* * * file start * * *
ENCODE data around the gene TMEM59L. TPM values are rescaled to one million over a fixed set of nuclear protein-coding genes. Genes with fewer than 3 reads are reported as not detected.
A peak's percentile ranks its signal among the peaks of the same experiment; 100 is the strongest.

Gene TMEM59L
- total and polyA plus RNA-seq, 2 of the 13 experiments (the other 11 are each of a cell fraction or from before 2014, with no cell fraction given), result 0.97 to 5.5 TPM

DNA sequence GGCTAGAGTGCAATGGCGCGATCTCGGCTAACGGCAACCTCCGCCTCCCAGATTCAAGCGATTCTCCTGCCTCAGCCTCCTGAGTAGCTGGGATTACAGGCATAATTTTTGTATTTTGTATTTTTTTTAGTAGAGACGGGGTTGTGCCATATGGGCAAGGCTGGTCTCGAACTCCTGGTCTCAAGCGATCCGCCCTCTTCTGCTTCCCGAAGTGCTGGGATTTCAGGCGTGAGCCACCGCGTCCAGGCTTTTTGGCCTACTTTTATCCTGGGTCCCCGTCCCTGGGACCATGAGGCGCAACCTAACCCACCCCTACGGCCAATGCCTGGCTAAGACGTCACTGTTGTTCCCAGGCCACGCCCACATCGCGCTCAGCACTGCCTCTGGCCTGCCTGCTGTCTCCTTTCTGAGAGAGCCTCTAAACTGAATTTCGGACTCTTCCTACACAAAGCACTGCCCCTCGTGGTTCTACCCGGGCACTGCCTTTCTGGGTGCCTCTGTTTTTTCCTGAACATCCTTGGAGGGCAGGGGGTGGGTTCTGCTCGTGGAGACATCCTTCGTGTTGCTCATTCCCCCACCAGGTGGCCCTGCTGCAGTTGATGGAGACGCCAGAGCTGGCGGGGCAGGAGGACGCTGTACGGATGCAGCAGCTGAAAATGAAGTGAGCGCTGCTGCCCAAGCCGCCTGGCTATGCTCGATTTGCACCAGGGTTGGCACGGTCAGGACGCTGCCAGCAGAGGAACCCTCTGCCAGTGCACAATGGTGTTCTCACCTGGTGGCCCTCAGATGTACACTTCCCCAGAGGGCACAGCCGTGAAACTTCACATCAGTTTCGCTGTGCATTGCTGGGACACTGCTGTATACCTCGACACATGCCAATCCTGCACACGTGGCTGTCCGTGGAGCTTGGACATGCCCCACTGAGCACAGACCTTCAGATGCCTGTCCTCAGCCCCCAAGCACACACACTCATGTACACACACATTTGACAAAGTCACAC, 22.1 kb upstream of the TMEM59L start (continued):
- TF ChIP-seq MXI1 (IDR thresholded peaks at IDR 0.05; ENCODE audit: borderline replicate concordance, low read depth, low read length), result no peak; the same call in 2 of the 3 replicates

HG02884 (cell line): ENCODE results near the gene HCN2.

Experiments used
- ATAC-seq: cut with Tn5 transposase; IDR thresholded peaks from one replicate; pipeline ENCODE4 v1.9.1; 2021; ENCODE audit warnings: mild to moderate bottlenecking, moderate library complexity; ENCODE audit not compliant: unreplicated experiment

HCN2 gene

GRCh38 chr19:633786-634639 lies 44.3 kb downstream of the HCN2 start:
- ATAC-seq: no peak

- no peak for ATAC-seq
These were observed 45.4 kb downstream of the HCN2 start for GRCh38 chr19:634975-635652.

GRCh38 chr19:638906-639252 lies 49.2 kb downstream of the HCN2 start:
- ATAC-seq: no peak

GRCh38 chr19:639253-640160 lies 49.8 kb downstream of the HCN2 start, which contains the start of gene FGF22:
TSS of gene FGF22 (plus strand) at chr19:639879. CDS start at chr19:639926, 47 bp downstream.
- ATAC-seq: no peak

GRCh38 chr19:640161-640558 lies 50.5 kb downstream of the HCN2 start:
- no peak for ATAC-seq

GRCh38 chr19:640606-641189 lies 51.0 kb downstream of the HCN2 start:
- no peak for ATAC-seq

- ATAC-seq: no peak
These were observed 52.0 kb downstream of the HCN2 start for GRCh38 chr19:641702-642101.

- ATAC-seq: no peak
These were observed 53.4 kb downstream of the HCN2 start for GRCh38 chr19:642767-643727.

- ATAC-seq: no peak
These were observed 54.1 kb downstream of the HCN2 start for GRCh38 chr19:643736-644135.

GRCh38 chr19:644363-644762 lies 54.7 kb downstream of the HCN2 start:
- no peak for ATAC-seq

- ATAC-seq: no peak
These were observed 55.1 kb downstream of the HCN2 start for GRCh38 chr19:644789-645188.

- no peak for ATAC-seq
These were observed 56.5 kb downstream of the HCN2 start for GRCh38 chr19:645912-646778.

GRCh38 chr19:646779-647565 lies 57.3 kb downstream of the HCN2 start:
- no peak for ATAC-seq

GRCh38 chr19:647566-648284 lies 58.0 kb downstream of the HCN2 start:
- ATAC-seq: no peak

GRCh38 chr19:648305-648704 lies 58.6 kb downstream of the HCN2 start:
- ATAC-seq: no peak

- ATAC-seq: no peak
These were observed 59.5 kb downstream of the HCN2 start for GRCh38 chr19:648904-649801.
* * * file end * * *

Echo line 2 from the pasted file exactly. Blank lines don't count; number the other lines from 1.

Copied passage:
A peak's percentile ranks its signal among the peaks of the same experiment; 100 is the strongest.